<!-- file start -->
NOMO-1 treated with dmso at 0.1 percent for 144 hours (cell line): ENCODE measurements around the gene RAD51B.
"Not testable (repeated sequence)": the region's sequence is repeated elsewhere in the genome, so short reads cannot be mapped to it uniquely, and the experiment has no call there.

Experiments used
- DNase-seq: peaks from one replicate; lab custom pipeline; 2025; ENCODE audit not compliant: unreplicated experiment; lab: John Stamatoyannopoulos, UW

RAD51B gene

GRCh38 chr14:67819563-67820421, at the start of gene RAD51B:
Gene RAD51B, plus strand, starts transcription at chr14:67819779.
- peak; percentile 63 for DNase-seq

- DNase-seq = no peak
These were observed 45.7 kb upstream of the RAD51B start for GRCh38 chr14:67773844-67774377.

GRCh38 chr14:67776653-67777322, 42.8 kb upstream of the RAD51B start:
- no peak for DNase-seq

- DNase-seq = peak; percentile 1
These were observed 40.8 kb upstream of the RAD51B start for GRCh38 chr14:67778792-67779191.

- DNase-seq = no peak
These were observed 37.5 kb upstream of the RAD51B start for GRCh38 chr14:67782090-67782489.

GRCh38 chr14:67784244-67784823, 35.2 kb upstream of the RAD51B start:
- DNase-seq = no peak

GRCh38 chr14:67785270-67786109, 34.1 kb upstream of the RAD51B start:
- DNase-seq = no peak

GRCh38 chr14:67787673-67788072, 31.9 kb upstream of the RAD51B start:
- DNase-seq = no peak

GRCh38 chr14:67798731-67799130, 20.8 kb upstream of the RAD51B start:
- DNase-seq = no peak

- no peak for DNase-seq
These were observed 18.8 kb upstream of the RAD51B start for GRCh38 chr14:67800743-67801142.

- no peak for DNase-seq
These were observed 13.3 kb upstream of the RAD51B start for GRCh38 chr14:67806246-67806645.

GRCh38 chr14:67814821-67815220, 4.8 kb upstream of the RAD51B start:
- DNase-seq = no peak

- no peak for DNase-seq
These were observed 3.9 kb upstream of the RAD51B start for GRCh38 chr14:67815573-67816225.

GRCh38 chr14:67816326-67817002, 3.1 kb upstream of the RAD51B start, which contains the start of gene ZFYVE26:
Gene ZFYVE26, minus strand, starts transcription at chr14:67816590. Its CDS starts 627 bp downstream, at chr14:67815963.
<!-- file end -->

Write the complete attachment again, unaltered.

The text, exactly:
NOMO-1 treated with dmso at 0.1 percent for 144 hours (cell line): ENCODE measurements around the gene RAD51B.
"Not testable (repeated sequence)": the region's sequence is repeated elsewhere in the genome, so short reads cannot be mapped to it uniquely, and the experiment has no call there.

Experiments used
- DNase-seq: peaks from one replicate; lab custom pipeline; 2025; ENCODE audit not compliant: unreplicated experiment; lab: John Stamatoyannopoulos, UW

RAD51B gene

GRCh38 chr14:67819563-67820421, at the start of gene RAD51B:
Gene RAD51B, plus strand, starts transcription at chr14:67819779.
- peak; percentile 63 for DNase-seq

- DNase-seq = no peak
These were observed 45.7 kb upstream of the RAD51B start for GRCh38 chr14:67773844-67774377.

GRCh38 chr14:67776653-67777322, 42.8 kb upstream of the RAD51B start:
- no peak for DNase-seq

- DNase-seq = peak; percentile 1
These were observed 40.8 kb upstream of the RAD51B start for GRCh38 chr14:67778792-67779191.

- DNase-seq = no peak
These were observed 37.5 kb upstream of the RAD51B start for GRCh38 chr14:67782090-67782489.

GRCh38 chr14:67784244-67784823, 35.2 kb upstream of the RAD51B start:
- DNase-seq = no peak

GRCh38 chr14:67785270-67786109, 34.1 kb upstream of the RAD51B start:
- DNase-seq = no peak

GRCh38 chr14:67787673-67788072, 31.9 kb upstream of the RAD51B start:
- DNase-seq = no peak

GRCh38 chr14:67798731-67799130, 20.8 kb upstream of the RAD51B start:
- DNase-seq = no peak

- no peak for DNase-seq
These were observed 18.8 kb upstream of the RAD51B start for GRCh38 chr14:67800743-67801142.

- no peak for DNase-seq
These were observed 13.3 kb upstream of the RAD51B start for GRCh38 chr14:67806246-67806645.

GRCh38 chr14:67814821-67815220, 4.8 kb upstream of the RAD51B start:
- DNase-seq = no peak

- no peak for DNase-seq
These were observed 3.9 kb upstream of the RAD51B start for GRCh38 chr14:67815573-67816225.

GRCh38 chr14:67816326-67817002, 3.1 kb upstream of the RAD51B start, which contains the start of gene ZFYVE26:
Gene ZFYVE26, minus strand, starts transcription at chr14:67816590. Its CDS starts 627 bp downstream, at chr14:67815963.